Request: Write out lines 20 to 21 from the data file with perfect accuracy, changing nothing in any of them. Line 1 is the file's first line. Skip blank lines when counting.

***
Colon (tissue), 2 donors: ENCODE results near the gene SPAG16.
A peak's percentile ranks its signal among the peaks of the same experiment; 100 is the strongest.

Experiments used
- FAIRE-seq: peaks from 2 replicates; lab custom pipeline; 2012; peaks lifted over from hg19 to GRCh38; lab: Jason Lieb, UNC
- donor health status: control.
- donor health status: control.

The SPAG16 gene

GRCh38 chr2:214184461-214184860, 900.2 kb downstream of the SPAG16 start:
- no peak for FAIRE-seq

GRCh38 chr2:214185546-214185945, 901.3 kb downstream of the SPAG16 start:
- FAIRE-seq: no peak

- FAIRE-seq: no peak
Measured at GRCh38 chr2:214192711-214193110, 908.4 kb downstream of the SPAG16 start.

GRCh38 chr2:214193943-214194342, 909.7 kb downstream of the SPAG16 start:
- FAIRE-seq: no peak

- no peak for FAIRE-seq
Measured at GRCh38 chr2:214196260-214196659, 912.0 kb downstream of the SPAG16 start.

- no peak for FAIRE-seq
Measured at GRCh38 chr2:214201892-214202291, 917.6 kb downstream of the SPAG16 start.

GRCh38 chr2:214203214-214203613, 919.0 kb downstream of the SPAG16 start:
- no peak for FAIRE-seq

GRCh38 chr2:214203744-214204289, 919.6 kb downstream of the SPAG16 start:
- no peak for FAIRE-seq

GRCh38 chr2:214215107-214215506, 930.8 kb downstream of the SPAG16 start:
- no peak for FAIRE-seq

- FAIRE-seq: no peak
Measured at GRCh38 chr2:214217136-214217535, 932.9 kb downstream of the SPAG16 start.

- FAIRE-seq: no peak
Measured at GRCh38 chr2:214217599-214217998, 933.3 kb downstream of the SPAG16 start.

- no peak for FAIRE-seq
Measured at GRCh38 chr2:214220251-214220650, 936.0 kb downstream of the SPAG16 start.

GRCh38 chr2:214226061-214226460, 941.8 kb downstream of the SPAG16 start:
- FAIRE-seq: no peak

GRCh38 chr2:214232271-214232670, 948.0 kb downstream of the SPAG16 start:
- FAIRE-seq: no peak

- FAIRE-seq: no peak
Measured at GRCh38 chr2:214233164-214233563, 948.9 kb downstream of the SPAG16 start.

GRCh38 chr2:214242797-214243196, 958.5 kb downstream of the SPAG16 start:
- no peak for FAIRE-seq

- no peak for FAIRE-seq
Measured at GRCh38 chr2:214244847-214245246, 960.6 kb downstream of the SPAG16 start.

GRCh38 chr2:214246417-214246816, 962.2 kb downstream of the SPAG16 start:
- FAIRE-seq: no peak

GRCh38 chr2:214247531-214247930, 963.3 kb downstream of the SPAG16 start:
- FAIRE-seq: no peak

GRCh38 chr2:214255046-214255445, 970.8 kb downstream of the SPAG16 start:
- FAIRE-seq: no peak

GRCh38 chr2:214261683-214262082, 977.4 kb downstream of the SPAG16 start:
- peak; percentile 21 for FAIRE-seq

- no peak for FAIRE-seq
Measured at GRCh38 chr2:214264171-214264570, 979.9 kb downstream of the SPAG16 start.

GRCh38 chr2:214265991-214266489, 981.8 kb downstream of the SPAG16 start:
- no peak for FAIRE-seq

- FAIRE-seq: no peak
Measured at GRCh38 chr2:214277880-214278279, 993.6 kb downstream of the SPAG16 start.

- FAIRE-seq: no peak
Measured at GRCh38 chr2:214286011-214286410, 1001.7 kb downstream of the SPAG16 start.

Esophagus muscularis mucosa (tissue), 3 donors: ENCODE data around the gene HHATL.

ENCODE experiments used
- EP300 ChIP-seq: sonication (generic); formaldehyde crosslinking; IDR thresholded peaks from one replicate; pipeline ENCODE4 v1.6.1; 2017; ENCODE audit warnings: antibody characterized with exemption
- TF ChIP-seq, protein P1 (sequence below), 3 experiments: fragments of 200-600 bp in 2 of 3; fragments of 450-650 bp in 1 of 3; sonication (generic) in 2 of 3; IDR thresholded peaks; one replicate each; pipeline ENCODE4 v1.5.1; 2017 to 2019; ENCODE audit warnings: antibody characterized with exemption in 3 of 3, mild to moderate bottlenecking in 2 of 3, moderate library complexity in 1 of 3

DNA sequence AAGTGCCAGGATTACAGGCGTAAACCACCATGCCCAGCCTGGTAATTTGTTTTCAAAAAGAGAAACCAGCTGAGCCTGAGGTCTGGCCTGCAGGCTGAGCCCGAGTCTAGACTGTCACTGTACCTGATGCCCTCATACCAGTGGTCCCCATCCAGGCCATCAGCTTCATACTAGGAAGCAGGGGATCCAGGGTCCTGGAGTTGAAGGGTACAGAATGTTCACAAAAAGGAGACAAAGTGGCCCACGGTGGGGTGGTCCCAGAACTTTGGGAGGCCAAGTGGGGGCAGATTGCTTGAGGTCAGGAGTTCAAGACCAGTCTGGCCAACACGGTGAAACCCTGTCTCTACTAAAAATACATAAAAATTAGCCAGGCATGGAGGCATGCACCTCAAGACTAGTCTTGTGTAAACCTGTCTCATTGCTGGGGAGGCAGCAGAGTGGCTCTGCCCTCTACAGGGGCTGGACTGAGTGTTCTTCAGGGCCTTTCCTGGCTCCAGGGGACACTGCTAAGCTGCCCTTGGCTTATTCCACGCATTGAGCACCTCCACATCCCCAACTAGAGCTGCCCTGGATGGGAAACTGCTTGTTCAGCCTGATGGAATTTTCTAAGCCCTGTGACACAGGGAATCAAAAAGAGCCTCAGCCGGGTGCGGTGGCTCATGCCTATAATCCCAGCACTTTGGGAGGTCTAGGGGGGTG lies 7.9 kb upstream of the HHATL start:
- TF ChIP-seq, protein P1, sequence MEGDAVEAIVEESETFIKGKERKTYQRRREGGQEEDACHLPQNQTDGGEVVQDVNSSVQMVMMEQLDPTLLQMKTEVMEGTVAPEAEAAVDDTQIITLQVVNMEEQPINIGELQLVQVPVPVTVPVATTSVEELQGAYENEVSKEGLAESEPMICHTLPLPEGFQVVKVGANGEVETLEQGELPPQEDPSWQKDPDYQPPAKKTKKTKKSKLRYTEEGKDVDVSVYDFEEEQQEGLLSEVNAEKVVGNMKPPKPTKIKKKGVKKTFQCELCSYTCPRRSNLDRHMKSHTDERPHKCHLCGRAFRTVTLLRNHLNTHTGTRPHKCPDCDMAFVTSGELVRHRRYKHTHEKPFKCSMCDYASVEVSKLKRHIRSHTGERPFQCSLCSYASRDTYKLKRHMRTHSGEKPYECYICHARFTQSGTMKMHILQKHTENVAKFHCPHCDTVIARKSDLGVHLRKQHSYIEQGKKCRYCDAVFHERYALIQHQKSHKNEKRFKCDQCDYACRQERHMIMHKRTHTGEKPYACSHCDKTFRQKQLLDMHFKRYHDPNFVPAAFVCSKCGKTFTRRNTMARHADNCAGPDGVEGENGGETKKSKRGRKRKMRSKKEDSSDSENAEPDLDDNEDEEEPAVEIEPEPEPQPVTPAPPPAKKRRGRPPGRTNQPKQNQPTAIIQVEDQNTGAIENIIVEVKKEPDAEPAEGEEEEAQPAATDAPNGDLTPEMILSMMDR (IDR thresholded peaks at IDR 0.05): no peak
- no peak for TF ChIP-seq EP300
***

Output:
GRCh38 chr2:214203214-214203613, 919.0 kb downstream of the SPAG16 start:
- no peak for FAIRE-seq